25:28 And I said, well, the Earth's tilt towards the sun — right? It's tilted like this. But over time, the Earth's axis rotates, it takes 26,000 years to do this, it's called precession. And that means that, right now, the Earth's axis is pointed towards the star Polaris. But in 5000 years it won't be, in 10,000 years it will be pointed way in a different part of the sky. And he'd already thought of that. Of course.
25:53 So we started talking more, and I said well, there are some stars in the sky that are very massive, have short lives. It's unlikely they would explode as supernovae in the next few thousand years, but it's not out of the question. It's entirely possible. And I named a few, and one of them was Antares, which is a bright star in Scoripus, which is up in the summer for us in the Northern Hemisphere now. So he did that, he put up Saggitarius and Scorpius, you can see it in the background, this sort of recognizable constellation shapes — and he actually removed Antares from Scorpius, so you can see the constellation but the star is just basically gone, but he threw Venus in there, which is a really bright planet — just to confuse things I guess, I'm not sure why.
26:38 But it was fun to go back and forth with him and talk about this, anything's on the table, as long as it's physically possible. And there were a couple other things we talked about, I'd have to go back to my notes and try to remember exactly what it was, but that sticks in my mind mostly, because that's what he used. And, and then he won a Hugo, so I had, you know, one pixel out of all of that, I'll take credit for. The rest of it's him. That's it, that's all I got.
27:07 Liz: Um. That's awesome, that's amazing. My brain has to reboot after every question, because there's just so much information, it's fascinating.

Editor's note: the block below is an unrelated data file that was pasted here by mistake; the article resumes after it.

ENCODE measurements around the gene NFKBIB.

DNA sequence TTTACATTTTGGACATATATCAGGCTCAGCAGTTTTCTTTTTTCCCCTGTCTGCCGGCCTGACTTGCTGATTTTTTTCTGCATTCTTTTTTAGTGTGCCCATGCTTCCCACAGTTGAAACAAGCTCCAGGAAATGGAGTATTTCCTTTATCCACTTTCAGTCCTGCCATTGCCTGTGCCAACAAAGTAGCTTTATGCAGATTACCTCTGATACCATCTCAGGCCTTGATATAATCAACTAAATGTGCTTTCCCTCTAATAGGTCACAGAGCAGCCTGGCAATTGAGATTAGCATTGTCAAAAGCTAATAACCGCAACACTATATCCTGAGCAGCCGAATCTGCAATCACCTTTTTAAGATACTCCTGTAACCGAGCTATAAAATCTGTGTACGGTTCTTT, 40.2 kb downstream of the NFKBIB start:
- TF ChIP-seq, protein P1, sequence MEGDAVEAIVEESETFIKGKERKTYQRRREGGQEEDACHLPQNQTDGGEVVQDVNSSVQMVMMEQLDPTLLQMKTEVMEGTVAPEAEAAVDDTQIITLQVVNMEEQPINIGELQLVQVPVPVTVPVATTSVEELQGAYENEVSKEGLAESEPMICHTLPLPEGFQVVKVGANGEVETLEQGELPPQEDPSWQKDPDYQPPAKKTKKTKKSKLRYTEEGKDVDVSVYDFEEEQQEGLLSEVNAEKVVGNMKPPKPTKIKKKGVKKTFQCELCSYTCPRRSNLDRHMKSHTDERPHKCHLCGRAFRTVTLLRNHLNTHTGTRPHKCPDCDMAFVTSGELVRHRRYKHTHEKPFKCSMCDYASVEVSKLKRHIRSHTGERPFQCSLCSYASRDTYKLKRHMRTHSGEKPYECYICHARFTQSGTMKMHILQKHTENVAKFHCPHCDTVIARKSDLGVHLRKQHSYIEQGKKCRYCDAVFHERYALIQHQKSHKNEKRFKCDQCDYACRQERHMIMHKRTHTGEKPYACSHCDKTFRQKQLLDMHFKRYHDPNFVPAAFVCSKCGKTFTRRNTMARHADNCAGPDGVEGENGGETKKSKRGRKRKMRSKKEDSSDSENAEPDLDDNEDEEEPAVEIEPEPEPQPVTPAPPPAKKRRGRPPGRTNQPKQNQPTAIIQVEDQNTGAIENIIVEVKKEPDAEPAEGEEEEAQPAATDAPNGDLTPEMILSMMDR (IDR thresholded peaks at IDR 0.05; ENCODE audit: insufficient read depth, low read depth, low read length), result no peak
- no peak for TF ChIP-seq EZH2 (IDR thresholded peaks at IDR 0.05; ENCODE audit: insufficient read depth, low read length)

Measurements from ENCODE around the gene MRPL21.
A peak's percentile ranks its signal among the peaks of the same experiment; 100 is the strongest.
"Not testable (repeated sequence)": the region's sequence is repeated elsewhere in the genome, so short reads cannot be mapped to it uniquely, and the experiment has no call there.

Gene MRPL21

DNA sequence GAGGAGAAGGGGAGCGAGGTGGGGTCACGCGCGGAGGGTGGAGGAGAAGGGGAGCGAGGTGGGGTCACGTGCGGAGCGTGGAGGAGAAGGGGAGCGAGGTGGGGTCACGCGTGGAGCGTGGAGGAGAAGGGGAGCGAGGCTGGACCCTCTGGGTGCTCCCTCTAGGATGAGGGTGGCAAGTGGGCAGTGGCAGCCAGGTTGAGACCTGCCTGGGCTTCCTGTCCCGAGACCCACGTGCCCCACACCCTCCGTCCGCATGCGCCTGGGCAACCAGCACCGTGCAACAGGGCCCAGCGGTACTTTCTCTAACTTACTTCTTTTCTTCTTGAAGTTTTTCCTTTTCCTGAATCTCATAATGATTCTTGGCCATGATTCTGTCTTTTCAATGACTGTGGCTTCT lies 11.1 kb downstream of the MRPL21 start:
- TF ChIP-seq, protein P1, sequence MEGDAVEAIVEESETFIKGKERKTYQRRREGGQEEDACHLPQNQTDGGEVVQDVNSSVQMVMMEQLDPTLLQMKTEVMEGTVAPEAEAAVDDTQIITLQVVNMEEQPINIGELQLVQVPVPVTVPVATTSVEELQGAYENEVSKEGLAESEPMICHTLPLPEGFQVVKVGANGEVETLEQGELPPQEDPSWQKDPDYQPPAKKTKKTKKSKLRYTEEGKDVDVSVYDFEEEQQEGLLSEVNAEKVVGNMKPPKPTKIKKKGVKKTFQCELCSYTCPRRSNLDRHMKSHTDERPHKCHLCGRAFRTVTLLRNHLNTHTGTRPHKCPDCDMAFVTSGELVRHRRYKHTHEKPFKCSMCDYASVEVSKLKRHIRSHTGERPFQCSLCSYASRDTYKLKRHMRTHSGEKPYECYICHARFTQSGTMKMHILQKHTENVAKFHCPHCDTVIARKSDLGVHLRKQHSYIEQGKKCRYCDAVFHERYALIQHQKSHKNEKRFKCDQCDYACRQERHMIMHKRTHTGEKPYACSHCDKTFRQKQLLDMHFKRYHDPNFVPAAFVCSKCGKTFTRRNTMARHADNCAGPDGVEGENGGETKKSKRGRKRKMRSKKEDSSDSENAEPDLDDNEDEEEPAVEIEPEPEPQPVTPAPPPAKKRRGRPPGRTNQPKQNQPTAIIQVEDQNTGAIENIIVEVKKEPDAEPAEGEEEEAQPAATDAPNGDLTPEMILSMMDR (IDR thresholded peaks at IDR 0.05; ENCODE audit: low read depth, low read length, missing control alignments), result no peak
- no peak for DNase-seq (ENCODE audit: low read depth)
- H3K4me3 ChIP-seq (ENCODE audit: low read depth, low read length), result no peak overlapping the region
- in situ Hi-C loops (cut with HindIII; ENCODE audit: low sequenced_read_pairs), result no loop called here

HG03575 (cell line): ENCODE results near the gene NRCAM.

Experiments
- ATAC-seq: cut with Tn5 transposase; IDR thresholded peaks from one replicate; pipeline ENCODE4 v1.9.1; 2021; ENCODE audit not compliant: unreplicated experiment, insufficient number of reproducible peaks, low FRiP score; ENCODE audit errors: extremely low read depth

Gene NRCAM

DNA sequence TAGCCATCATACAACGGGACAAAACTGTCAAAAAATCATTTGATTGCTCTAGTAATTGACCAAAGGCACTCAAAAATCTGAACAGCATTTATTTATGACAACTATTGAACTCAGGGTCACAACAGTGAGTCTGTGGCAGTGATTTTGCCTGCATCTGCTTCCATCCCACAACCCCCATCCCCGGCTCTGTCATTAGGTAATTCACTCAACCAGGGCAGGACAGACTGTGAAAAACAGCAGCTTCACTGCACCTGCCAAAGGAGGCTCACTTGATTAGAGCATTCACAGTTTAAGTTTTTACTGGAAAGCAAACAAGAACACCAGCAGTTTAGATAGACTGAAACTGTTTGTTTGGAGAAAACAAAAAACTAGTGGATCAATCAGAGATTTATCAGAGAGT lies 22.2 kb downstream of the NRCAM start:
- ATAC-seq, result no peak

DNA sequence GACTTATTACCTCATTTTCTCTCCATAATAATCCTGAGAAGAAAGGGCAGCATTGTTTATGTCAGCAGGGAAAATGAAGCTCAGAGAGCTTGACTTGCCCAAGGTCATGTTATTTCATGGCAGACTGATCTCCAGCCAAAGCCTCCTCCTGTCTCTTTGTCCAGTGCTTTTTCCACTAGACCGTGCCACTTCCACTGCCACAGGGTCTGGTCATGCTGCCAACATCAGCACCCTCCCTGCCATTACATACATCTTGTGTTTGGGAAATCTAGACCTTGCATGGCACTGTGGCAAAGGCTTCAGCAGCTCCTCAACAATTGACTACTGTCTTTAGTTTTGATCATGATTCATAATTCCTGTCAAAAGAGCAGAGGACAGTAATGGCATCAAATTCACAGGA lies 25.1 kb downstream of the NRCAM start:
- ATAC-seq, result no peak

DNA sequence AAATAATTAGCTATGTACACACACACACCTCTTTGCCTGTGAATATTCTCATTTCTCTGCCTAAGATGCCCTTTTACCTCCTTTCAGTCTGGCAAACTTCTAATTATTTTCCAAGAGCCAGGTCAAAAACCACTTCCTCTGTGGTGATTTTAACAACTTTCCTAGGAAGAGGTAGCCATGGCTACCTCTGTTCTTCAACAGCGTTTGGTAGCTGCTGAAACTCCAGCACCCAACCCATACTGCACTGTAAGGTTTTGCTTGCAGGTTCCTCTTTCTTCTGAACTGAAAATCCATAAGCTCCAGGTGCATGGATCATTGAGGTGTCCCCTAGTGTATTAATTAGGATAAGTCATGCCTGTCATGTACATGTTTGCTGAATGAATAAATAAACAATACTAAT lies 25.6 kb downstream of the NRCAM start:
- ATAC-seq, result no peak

27:13 PP: Well, you know, since we talked about it, I'll plug it. He's got a book coming out, next week. On the 24th, I think? called Thing Explainer — where he does a bunch of science topics using the 1000 most common words in the English language, and I'm sure Molly's familiar with this, since she and Marian Call re-did Space Oddity using this language, everybody calls it "Up-Goer Five language", because Randall described a Saturn V as the "Up-Goer Five* It's a rocket, but rocket is not one of the common terms, so you have to re-write things. So Randall's got this whole book coming out, Thing Explainer, and I've seen the astronomy section, we went back and forth, we talked a little bit about that too, and I have not seen the book yet, so I'm very excited, it's going to be very cool. He's amazing, so it's going to be a great book, go buy it. But first, give all your money to Desert Bus.
28:09 Liz: "How are the goats?"
29:24 Liz: "What’s the most annoyed you’ve been at a bit of science fiction technobable (for being complete nonsense) and what was it?" And I am curious [about what you think of] The Martian, Interstellar, and Gravity.
34:05 What is you favourite science movie or show?
36:10 (Phil Plait starts describing the swag that he donated for auction)
44:04 Auction is started
55:15 Phil Plait calls the auction; sold to thinkstoomuch for $2600
56:45 "If you were a supervillain, who would your nemesis be?"